The long-awaited media law reforms promised by the Australian government after the Coalition was elected two-and-a-half years ago were approved by cabinet this week, but met with immediate criticism from News Corp Australia and Seven West Media.
The reforms will scrap the “two out of three” rule that prohibits a single entity owning a commercial television licence, radio licence and a newspaper in the same area and the “reach rule” which prevents a commercial broadcaster reaching more than 75 per cent of the population.
Despite the cabinet approval, there may be a long wait before the changes are enacted. The laws face a difficult passage through parliament and may not be passed until after the federal election due later this year.
Once passed, the new laws are expected to touch off a round of mergers between metropolitan and regional television broadcasters – and could allow other consolidation currently prohibited.
However, the changes put to cabinet by Communications Minister Mitch Fifield do not include a loosening of the anti-siphoning regime that quarantines a huge list of sporting events for free-to-air television – a reform advocated by News Corp Australia, a joint-owner with Telstra of pay-TV broadcaster Foxtel.
News Corp Australasia chairman Michael Miller said the company was disappointed at the outcome.
“Despite the broad recognition that Australia’s media laws are outdated, the government is proposing that only the reach and two-out-of-three rules be changed,” Mr Miller said.
“The fact that broader media reform issues such as the anti-siphoning regime are not part of the proposal makes it difficult to accept this as genuine media reform.”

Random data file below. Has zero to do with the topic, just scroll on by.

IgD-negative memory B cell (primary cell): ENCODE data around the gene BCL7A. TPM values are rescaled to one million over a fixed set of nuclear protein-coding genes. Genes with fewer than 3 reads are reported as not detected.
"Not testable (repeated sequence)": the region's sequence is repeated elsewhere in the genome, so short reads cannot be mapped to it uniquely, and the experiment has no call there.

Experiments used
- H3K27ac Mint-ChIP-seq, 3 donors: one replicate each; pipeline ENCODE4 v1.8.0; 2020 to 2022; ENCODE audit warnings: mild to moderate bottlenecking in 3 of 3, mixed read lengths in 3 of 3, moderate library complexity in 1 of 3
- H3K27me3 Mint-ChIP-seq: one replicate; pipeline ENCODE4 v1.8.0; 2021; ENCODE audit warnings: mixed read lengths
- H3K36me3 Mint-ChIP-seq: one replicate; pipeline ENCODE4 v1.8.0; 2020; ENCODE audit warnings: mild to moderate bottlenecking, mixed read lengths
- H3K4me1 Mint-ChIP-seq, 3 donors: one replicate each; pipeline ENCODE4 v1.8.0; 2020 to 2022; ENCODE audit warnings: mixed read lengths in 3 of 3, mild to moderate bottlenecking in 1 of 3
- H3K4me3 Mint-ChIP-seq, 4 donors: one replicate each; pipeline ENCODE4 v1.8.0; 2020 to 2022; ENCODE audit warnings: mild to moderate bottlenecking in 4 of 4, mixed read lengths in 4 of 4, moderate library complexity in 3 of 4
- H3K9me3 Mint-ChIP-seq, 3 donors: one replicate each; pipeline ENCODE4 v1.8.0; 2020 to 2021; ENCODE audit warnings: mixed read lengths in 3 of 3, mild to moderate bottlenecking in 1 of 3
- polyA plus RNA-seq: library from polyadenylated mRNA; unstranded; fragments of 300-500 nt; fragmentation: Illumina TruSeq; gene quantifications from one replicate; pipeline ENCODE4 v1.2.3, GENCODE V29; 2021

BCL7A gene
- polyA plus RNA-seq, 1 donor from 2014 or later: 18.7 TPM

Seven West Media wanted broad industry reform, as well as a review of television licence fees.
Seven West chief executive Tim Worner said the company opposed piecemeal reform. “It’s hard to know what these changes will actually deliver to ordinary Australians,” Mr Worner said, “and very difficult to support in the absence of any moves to address the regulatory constraints that are jeopardising the future of Australian free-to-air broadcasting, particularly licence fees.”
A reduction of industry licence fees of $153 million annually are expected to be addressed in the May budget.
The passage of the reforms is fraught politically. The proposals will be put to the Coalition partyroom on Monday, and the National Party wants to ensure there are sufficient safeguards for regional news content in the event of mergers of metropolitan and regional broadcasters.
The Labor Party is opposed to the removal of the two-out-of-three rule because of fears potential mergers could weaken ownership diversity, and is likely to call for a Senate review of the proposal.
This could delay passage of the laws until after the budget on May 10 – even further if the government takes up the option of an early election.
Crossbench support in the Senate is debatable in the wake of government legislation to introduce optional preferential voting for the Upper House – a move that would prevent preference deals that allow independents to be elected on a handful of primary votes.
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